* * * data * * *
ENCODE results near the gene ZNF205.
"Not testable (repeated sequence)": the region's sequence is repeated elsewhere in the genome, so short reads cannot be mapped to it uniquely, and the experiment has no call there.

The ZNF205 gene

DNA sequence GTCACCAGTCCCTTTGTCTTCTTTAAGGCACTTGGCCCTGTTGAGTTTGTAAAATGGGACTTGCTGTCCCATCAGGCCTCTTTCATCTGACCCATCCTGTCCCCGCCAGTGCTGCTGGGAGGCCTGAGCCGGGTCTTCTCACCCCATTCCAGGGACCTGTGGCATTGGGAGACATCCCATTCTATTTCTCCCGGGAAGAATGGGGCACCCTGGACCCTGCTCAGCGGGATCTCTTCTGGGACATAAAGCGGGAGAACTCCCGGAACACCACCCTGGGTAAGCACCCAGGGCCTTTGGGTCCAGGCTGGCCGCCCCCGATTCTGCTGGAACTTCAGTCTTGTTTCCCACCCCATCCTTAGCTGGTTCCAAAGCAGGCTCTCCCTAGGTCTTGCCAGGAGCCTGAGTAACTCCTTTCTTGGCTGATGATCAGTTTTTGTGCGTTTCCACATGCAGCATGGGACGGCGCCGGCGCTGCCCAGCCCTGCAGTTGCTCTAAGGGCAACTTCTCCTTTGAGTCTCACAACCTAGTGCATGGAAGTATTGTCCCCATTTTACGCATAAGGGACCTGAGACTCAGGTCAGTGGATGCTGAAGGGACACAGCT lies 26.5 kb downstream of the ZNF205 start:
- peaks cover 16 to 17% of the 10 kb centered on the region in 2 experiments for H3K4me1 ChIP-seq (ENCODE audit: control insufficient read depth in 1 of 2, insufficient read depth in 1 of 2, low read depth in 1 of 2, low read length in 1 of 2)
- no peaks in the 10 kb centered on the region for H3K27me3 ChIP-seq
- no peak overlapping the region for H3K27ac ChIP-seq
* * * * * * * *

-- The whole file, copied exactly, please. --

ENCODE results near the gene ZNF205.
"Not testable (repeated sequence)": the region's sequence is repeated elsewhere in the genome, so short reads cannot be mapped to it uniquely, and the experiment has no call there.

The ZNF205 gene

DNA sequence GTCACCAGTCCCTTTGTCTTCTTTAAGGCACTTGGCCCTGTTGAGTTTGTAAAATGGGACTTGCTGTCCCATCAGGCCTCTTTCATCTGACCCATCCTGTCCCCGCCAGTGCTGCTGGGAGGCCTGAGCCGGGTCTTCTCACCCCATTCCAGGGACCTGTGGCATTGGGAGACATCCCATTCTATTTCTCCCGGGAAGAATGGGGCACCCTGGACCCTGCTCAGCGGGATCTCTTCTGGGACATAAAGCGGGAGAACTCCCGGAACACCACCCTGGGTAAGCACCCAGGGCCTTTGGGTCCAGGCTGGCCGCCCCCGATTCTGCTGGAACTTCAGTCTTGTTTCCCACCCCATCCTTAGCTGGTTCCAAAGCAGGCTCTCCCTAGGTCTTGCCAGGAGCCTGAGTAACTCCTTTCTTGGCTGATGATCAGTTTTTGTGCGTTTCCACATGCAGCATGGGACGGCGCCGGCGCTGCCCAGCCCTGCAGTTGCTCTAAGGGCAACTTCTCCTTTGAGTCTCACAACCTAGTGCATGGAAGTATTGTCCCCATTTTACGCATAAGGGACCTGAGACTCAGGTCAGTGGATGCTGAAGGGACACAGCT lies 26.5 kb downstream of the ZNF205 start:
- peaks cover 16 to 17% of the 10 kb centered on the region in 2 experiments for H3K4me1 ChIP-seq (ENCODE audit: control insufficient read depth in 1 of 2, insufficient read depth in 1 of 2, low read depth in 1 of 2, low read length in 1 of 2)
- no peaks in the 10 kb centered on the region for H3K27me3 ChIP-seq
- no peak overlapping the region for H3K27ac ChIP-seq